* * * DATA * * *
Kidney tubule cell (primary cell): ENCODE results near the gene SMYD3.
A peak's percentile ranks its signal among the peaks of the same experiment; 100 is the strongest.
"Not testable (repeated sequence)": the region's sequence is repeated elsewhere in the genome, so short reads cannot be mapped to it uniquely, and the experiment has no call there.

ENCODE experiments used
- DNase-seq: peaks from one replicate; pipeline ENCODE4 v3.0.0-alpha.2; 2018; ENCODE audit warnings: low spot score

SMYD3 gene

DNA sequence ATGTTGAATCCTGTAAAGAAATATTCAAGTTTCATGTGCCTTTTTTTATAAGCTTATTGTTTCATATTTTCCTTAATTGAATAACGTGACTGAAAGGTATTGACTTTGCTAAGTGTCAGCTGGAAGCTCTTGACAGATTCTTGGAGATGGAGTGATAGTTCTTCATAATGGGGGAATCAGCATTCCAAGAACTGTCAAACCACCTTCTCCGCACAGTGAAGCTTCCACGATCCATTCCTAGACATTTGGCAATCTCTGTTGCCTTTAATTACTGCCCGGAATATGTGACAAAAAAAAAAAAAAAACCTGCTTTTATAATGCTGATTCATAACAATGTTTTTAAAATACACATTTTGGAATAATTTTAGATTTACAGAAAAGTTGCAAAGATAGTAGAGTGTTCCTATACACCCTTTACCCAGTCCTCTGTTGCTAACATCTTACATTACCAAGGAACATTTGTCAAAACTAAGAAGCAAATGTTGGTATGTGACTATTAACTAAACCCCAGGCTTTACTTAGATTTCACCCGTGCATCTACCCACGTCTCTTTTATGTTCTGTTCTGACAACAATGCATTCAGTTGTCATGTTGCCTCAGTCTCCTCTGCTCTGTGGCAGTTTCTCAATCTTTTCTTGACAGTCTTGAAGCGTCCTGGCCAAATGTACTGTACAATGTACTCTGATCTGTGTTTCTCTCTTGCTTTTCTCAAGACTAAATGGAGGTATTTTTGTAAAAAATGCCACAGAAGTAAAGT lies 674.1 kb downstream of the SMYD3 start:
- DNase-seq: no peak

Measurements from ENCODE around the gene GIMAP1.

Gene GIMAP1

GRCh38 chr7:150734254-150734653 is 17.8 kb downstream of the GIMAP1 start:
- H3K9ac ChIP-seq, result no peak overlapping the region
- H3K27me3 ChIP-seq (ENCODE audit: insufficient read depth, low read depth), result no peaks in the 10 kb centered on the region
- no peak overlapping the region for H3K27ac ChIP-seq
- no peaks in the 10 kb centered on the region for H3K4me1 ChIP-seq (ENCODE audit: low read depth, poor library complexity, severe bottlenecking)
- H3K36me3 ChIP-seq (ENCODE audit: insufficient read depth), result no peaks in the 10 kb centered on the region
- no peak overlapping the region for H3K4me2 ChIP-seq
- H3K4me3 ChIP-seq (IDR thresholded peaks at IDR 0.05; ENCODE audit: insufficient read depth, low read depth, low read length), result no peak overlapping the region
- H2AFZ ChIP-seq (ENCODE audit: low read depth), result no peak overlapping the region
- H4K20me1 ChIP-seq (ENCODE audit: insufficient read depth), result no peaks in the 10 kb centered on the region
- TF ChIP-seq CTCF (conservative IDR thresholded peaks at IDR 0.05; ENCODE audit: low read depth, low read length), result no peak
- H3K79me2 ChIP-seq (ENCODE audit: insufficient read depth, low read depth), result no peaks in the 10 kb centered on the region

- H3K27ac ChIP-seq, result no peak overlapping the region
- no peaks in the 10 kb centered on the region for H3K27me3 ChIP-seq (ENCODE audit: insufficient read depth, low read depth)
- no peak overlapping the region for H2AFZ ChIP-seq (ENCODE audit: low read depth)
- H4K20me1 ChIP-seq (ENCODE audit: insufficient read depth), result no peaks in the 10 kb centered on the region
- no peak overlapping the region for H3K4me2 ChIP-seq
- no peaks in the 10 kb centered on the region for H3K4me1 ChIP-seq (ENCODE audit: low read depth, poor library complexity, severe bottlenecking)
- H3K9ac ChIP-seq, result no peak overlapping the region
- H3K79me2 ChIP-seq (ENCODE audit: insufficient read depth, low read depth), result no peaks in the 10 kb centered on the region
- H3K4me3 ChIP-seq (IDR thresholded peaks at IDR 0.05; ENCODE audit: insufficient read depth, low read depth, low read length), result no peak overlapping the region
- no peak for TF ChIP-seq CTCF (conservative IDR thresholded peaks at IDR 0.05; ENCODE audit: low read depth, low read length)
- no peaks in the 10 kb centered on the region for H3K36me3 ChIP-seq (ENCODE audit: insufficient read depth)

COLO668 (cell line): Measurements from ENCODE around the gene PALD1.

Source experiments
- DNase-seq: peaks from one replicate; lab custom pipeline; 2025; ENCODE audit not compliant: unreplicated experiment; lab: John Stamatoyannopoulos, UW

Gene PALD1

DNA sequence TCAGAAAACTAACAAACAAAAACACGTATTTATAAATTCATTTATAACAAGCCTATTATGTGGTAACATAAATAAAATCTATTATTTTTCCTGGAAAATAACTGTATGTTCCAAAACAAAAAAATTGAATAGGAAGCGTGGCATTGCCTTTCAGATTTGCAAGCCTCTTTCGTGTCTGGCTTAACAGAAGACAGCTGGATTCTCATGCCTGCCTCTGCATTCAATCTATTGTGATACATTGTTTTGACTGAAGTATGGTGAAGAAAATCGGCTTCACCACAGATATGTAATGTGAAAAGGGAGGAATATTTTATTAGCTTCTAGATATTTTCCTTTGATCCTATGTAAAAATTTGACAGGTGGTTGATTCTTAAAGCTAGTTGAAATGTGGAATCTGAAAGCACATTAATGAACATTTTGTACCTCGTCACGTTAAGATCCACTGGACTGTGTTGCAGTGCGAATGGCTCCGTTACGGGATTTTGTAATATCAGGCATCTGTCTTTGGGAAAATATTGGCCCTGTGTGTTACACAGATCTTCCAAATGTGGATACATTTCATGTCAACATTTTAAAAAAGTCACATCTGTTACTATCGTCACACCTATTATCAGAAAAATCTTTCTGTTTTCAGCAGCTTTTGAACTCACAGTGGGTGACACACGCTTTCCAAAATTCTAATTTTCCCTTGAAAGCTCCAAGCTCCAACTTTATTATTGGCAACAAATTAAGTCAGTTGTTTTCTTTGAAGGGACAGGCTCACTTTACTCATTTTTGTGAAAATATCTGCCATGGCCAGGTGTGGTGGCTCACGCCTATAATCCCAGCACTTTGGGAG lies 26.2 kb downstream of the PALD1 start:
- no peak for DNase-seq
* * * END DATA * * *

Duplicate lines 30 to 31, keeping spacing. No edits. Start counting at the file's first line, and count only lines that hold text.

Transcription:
- H3K79me2 ChIP-seq (ENCODE audit: insufficient read depth, low read depth), result no peaks in the 10 kb centered on the region
- H3K4me3 ChIP-seq (IDR thresholded peaks at IDR 0.05; ENCODE audit: insufficient read depth, low read depth, low read length), result no peak overlapping the region